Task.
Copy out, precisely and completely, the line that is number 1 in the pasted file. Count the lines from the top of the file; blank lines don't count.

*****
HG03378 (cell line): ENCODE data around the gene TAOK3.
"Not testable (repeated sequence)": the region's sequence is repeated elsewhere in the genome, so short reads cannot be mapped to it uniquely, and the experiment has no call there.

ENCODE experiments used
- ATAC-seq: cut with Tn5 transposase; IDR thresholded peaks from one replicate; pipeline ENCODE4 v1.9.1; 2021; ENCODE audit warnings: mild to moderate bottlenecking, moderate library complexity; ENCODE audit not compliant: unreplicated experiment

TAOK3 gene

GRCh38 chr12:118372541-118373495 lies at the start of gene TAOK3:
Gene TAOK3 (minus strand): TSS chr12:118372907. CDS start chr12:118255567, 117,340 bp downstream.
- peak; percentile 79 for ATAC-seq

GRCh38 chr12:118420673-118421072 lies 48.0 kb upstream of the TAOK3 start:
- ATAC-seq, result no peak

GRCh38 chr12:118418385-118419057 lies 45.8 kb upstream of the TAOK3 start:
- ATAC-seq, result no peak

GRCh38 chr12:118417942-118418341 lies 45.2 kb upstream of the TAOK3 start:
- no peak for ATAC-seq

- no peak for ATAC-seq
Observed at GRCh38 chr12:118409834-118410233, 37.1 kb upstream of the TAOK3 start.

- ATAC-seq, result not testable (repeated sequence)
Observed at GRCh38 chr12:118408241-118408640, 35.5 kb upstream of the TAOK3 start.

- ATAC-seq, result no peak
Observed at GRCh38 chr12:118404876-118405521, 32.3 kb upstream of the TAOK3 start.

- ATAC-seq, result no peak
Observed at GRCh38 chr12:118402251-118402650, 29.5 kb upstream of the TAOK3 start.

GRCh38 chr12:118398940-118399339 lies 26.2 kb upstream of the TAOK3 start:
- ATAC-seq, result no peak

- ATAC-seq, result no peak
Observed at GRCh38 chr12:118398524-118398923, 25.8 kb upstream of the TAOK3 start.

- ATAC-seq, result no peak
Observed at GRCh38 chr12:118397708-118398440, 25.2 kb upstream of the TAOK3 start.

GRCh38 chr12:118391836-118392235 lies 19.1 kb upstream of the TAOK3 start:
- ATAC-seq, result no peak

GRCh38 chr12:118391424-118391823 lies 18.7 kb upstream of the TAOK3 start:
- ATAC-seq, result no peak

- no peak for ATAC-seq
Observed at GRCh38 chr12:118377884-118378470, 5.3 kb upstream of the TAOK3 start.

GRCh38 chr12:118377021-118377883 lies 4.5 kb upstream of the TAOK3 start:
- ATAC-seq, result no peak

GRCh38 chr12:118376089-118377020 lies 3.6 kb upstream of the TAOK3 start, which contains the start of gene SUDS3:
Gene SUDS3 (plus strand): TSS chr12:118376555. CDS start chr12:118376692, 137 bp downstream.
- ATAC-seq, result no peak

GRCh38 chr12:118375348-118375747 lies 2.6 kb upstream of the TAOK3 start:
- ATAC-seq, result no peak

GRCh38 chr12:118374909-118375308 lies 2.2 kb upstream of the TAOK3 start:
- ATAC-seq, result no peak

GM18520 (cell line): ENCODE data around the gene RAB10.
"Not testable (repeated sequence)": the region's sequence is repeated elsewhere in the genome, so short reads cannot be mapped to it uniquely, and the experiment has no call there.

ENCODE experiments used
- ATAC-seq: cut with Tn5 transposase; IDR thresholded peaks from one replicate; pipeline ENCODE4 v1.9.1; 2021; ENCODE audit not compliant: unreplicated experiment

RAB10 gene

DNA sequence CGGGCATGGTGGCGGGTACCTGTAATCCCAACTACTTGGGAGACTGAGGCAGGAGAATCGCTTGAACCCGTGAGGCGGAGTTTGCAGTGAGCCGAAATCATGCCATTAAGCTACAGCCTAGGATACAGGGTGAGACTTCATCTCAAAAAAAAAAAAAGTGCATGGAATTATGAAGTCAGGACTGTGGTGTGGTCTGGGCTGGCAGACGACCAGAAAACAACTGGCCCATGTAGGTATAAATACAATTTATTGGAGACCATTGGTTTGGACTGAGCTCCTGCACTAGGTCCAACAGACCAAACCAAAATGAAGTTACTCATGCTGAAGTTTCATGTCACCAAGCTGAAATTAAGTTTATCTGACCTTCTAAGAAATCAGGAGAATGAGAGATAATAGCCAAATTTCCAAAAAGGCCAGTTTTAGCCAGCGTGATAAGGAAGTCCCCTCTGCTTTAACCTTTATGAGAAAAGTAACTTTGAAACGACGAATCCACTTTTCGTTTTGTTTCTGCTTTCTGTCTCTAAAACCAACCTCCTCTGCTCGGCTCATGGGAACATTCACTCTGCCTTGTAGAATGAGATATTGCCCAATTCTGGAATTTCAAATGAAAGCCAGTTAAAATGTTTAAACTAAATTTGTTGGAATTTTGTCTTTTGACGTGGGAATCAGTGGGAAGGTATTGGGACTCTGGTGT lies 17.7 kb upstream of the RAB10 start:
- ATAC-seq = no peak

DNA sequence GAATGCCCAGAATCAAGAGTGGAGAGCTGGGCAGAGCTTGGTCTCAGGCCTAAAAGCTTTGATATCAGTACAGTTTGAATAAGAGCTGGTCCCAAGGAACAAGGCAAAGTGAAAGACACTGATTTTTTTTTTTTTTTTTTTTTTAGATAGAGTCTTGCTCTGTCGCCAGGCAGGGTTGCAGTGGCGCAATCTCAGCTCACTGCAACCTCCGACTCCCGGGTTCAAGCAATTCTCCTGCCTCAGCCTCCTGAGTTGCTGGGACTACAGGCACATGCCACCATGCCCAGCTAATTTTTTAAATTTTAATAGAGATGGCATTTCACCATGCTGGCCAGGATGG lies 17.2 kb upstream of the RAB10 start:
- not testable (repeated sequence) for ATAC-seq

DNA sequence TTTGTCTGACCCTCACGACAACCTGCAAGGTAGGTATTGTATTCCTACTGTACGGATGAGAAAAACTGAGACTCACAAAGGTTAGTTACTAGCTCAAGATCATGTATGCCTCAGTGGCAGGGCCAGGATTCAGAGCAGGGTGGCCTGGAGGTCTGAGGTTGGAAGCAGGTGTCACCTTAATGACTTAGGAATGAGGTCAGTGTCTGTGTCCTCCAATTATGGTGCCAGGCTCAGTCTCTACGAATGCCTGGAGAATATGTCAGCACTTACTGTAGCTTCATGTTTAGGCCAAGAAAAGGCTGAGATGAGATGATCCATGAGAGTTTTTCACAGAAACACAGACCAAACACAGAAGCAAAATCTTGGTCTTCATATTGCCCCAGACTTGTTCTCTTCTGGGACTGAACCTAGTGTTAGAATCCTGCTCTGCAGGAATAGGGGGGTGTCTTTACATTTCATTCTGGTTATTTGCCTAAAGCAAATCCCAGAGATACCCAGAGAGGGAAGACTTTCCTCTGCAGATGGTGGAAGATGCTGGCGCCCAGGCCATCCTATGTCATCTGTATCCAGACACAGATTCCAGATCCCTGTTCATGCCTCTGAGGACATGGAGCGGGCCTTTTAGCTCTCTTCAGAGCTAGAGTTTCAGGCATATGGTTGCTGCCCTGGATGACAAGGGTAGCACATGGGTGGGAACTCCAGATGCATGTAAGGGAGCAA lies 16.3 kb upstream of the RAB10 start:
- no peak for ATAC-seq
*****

HG03378 (cell line): ENCODE data around the gene TAOK3.